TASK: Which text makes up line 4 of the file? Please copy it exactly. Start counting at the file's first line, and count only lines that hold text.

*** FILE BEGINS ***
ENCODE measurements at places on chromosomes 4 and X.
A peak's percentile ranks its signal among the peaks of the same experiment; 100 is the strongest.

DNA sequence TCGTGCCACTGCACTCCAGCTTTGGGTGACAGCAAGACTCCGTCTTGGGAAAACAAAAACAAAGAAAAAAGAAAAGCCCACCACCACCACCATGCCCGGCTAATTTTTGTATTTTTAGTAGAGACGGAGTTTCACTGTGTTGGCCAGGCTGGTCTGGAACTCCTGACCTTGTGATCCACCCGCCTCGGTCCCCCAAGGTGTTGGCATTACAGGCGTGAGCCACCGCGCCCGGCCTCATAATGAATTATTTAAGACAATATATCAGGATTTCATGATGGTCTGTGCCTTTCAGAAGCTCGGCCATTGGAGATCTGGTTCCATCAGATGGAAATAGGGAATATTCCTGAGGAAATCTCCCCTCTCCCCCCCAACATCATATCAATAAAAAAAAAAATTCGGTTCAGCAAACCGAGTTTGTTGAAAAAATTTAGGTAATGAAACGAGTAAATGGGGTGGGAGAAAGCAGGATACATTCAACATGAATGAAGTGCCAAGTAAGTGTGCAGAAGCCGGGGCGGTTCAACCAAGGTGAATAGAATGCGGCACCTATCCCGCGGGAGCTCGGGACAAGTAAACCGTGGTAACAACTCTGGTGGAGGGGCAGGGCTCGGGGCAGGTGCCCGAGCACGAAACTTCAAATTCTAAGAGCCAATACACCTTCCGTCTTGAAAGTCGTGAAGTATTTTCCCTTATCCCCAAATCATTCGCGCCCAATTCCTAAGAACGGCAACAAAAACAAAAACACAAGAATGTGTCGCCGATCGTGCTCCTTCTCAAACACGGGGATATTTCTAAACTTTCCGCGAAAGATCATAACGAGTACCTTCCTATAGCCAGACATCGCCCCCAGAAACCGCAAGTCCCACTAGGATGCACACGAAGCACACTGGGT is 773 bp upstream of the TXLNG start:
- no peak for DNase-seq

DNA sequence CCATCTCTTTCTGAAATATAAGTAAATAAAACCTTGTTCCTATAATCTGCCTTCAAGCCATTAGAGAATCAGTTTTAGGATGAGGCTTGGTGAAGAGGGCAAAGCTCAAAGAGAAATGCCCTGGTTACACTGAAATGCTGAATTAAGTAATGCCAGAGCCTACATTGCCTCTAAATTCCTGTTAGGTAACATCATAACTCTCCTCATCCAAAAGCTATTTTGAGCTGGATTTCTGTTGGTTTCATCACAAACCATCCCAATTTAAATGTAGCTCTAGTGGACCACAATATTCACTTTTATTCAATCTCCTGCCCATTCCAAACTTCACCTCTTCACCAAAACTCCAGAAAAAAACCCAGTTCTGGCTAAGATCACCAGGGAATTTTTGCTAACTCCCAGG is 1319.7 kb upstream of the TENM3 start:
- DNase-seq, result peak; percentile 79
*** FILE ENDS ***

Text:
- no peak for DNase-seq